Thinking About Fathers

This Father’s Day I have been thinking about my own father.  He died at a young age when I was 19 and I have missed him all my life since.  It is sad that he never knew my  husband and children – even more sad that they never knew him.  Everyone who did know him remembers him as a special person with many talents and a great sense of humor.

I am thinking about him particularly because the world is so different for fathers these days than they were in his time.  We expect more of men in their role as fathers than in years past.  Dads are expected to participate more fully in the physical care of their children, changing diapers and feeding infants, supervising routines as children get older, taking them to school and coming to know their friends.  This kind of caregiving is what nurturing is all about and is the basis of close bonds between children and their fathers.

Of course, playtime with dad is a major source of pleasure for children.  Father as play partner is a consistent finding in research on the role of fathers in child development.  Fathers like to “stir children up” (to use many mothers’ description) as a way of interacting with them.  They tend to make less use of toys in their play but rather use their own bodies – as well as their children’s – in rough and tumble play, much to children’s delight and at times, mom’s consternation.  

Fathers’ play seems to rely less on traditional games and more on activity and exploration.  Studies suggest that fathers tend to encourage their children, both sons and daughters, to explore the world around them in a freer way than do mothers.  You can see this if you watch parents and children in the playground.  Fathers often seem less apprehensive about children climbing higher, swinging faster, attempting to use new equipment, and will encourage them to attempt things they may not yet have mastered.  Along with this they may be more comfortable with children moving out away from them in new situations.  Many strong, successful women have been known to credit their fathers for their achievements.   Of course, these are just observed patterns of behavior from which there are always exceptions.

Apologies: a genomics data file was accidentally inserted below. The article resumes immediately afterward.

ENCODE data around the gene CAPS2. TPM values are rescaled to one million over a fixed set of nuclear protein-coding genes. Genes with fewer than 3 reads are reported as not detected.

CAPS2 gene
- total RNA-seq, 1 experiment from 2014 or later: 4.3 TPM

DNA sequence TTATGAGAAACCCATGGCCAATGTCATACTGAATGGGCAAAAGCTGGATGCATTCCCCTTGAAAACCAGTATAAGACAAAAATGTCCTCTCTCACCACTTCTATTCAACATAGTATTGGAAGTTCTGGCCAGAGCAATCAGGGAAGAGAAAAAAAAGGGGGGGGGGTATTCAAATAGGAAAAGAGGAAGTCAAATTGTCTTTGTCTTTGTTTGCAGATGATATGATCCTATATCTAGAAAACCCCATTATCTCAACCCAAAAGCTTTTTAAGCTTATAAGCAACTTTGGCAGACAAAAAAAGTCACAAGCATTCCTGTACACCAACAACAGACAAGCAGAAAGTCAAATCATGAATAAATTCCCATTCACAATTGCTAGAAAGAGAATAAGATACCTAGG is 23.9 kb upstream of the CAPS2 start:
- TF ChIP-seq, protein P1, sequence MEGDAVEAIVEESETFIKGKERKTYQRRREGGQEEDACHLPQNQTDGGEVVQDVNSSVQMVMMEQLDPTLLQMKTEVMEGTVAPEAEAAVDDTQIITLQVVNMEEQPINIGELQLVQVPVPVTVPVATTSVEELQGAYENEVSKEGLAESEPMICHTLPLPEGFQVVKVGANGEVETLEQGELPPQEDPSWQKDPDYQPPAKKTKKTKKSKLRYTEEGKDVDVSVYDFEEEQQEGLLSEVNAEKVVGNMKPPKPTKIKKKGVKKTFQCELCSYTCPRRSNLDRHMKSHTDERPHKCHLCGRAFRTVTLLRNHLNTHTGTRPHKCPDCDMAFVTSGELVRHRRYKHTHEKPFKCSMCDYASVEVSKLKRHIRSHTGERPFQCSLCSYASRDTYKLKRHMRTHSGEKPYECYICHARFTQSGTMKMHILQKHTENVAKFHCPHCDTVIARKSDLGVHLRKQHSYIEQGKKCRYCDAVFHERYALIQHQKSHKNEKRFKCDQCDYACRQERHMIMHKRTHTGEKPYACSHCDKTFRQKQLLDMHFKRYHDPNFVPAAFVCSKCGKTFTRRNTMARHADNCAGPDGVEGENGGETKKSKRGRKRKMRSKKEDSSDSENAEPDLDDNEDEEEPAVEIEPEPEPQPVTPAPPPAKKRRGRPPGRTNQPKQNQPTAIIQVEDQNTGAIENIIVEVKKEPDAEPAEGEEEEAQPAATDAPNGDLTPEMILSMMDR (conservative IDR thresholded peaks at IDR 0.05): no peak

Participating in the rearing of children as many fathers do today is as rewarding an experience for men as it is for their children.  Many fathers say they wish they had had such a relationship with their own fathers, and that they want to provide for their children what they did not have themselves.  At the same time, a man’s actual relationship with his own father, whatever it is or was, plays a big role in his own fathering, just as a woman’s relationship with her own mother does in her mothering.

In my experience, both fathers and mothers express a feeling of wanting to be different kinds of parents than their own were.  But the opposite is also true, and a tendency to idealize one’s mother or father can also have a big impact on one’s parenting.  Trying to be like, or unlike, our parents can interfere with our ability to come to know our own children, who are not replicas of us, just as our present family is not a replica of the one in which we grew up.

These days this may be a particular challenge for parents who face a different world than their parents did, with changed expectations for both men and women.  In particular, men as fathers are being asked to develop a whole new aspect of their personalities, to become more empathic and to focus more on relationships with wives and children.  Yet, even as more men than ever have become primary caretakers of their children, their own natural style has not always been appreciated and they have too often encountered the expectation that they be more like mothers in the way they nurture.

The profound change in the role of men as husbands and fathers has been unsettling for many.  Both economic and social changes have reduced their roles as primary breadwinners and as the dominant members of the family, no longer the sun (or son) around which the earth revolves.  Men are still learning to be new kinds of fathers and, like mothers, to assume multiple roles. 

 Working with parents, I have been struck by the attention they need to pay to their relationship with each other – a major challenge while meeting the needs of young children.   Some years ago, a father told me that when he watched his son finish nursing, his expression looked to the dad as though he was ready for a cigarette.  Of course in today’s world of no smoking there may not be the same association between sex and smoking.  The point, though, is that mom’s attachment to her children can sometimes make dad feel excluded.

As I think of my own father, I hope that this Father’s Day will bring a new appreciation of fathers and their meaning in their children’s lives.   

Readers, I will be on vacation for two weeks.  Next post on July 1.  See the archive to find any posts you may have missed.

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